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Sex and the City, the ground-breaking HBO series that portrayed the profound symbiotic connections and enviable alliance between four exuberant women, was in the news of late. It appears there’s an uproar because one of the original cast members, Kim Cattrall, (aka Samantha Jones) is not interested in making another spawned sequel film. If only it was left at this.

Instead the media is having a maelstrom of speculation. The visceral female friendships that we once thought represented the epitome of unconditional support and love on and off the small screen …may in fact have never been the case!  WHATTTT!? 

The TMZs of the world are now reporting that not all was so blissful among these felicitous women; that fissures were apparent, and some of these friendships were in fact turning “toxic.” I want to say that I feel crushed and devastated, but honestly I am exhaling a huge sense of relief.  Female friendships can be gut-wrenchingly hurtful and complicated while simultaneously being the most transformative relationship you will ever have the pleasure of cultivating and experiencing. I find myself now a woman in my fifties, embarrassingly and admittedly facing the realization that I am in short supply of this exclusive sisterhood of besties.

I was such a fan of Sex in the City. I would watch it with my favorite bag of buttery popcorn, unwashed hair, and a stench of absolute self-pity. I desperately wanted to be Carrie Bradshaw who was insulated by these fabulous friends that at a moment’s call would be there for you – no problem too small to listen to, and no problem too big to handle. Or perhaps you, like me, follow the Bravo Real Housewives franchise (my newer TV reality series and guilty pleasure). Who wouldn’t want to brag that they are going to Cabo for the weekend with six of their remarkable gal pals?  Movies like Girls Trip, Girls Night Out, Bad Moms, – and now playing in time for the holidays, A Bad Moms Christmas, among an avalanche of others – all have the effect of making me feel somewhat inferior. They all highlight a common theme – the importance of having unparalleled close women friendships.

It’s not like I deliberately set out to have the fewest friends possible, or that I am utterly unfriendable. When I met my husband in my early thirties, I had an adequate group of female friends.  But in my forties, priorities changed like they do for everyone – you get caught up in the cycle of work, routines, building a home, and looking after elderly parents with health issues – who sadly became a solo “parent” all too quickly. Those years that I chose to spend more time and focus on my mom might have inadvertently contributed to my sheer lassitude and why I neglected some of my friendships. Appreciatively, there was never any dramas, no acts of betrayal, no feuds or histrionics; just a gradual and quiet dissolve of friendships.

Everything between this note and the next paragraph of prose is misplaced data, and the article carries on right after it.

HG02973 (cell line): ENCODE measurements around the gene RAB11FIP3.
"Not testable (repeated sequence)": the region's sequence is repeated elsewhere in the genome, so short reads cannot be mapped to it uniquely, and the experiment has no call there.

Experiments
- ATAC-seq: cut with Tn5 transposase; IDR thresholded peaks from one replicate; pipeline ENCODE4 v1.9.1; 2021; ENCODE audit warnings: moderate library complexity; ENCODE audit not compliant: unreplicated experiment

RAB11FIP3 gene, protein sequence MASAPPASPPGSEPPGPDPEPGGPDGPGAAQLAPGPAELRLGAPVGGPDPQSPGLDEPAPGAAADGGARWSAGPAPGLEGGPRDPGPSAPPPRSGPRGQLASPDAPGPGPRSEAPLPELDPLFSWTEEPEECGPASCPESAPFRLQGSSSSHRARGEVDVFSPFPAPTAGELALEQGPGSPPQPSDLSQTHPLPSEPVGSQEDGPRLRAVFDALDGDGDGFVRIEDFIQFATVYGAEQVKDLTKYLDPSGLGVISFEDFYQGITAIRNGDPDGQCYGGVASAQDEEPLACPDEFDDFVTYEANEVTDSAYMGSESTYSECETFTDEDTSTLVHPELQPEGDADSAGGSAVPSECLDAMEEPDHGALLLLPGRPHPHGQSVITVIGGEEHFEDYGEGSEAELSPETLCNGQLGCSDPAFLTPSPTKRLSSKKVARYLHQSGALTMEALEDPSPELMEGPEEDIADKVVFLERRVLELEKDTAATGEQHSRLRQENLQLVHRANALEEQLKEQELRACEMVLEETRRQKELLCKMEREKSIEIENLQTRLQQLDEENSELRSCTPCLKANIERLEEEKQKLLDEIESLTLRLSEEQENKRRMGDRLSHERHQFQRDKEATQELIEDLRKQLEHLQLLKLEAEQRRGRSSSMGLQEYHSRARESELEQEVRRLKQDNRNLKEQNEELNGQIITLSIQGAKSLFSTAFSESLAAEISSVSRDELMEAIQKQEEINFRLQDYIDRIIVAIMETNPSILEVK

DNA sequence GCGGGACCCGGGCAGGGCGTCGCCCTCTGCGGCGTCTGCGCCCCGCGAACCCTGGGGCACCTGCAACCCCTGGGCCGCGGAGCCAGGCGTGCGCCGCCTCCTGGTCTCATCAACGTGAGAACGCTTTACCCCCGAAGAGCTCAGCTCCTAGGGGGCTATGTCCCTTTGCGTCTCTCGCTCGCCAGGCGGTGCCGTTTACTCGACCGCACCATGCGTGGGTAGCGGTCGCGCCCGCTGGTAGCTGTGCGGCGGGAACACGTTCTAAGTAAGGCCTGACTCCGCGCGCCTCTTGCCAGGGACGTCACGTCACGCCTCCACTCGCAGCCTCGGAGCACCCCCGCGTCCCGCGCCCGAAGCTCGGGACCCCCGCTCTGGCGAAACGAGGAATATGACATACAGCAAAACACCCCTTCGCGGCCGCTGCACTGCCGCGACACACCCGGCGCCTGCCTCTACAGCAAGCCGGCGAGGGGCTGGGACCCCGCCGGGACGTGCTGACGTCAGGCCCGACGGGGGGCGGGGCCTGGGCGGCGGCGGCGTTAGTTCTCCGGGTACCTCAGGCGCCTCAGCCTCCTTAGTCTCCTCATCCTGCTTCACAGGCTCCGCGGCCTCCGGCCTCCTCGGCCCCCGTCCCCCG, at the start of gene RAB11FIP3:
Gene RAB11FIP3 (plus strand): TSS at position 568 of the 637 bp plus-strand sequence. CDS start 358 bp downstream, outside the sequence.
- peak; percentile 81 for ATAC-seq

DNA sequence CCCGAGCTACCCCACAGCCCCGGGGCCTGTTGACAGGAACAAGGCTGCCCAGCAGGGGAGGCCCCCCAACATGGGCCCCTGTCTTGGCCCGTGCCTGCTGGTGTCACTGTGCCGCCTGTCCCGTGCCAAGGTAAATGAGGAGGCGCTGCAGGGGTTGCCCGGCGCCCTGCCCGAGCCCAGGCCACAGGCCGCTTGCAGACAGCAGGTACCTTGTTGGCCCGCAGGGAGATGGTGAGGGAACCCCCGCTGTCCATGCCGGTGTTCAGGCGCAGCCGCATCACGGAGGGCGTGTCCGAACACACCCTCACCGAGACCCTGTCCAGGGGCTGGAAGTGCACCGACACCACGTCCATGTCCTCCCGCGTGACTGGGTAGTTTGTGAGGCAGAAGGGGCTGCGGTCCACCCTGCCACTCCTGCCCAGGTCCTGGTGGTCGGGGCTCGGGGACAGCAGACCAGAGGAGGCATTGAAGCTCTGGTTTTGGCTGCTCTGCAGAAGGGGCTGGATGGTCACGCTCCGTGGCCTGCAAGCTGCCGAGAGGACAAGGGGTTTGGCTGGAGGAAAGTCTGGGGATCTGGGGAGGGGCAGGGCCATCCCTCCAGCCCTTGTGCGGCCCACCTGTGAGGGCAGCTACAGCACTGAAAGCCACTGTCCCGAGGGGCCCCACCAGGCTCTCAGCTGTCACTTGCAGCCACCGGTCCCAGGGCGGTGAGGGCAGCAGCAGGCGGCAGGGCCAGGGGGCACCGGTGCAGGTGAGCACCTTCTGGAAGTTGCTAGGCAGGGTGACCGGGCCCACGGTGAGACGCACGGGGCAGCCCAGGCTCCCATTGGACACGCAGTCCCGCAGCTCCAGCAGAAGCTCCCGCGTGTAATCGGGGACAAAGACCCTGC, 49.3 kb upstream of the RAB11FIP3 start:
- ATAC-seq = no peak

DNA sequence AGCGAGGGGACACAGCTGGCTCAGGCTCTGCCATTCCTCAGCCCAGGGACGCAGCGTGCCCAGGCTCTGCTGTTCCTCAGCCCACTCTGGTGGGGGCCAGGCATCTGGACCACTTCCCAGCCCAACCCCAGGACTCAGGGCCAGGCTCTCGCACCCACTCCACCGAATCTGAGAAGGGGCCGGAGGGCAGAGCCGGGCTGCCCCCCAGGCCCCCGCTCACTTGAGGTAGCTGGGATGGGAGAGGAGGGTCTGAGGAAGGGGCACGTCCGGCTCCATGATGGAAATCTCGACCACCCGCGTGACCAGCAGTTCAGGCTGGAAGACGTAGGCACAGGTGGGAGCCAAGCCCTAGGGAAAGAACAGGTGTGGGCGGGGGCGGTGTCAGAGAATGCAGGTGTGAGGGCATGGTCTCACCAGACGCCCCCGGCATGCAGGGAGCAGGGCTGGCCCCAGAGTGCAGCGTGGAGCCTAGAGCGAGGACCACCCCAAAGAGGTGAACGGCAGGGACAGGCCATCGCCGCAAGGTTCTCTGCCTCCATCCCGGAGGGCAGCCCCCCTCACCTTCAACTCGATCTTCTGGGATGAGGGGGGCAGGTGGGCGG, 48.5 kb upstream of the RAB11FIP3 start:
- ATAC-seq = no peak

The problem is that once you get older and friends become more scarce, making new ones can be challenging. To trigger a friendship there has to be some kind of commonality, a spark. You have to keep trying to put yourself out there – volunteer, join community groups, attend places of worship or take a class. When my mettle mom told doctors she was feeling depressed at 85, doctors advised her to be more social and daring – so she would ask them if they were free for dinner.

Mom pushed herself and participated at her ladies senior club; but as soon as a lecture or activity ended, she would lament that these ladies would scurry home so fast she had no time to introduce herself. My mom certainly had friends but stuff happens – some passed away, others moved to be near their children, etc. It’s not easy for seniors to make new friends, but it’s not easy for anyone when we live in a world where eye contact is rare and connectedness is often made through a swipe and a click. Fast friends are possible and for that technology and social media have been instrumental, but I believe a friendship takes time to organically coalesce. 

I compare making new friendships and finding them at my age akin to foraging for clusters of forest truffles – you have to first know where to find them, and a little bit of luck sure doesn’t hurt either. I might not be able to boast of having a large female posse, or possess a significant number of friends by today’s Facebook’s standards, but I am so grateful for the ones that I do have and for the new friendships that continue to grow and take root. 

It’s simplistic to say but our moms had it right; it’s imperative to establish numerous friendships from the get go, to nourish those friendships continuously, and be cognizant of the value of having friends in different stages of your life. It’s a sentiment echoed in Lukas Graham’s catchy hit song 7 Years. “Once I was seven years old, my mama told me, go make yourself some friends or you’ll be lonely”- a verse sung in cautionary truth for both men and women.

 

 

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The Truth About Making Friends After 50 was last modified: by

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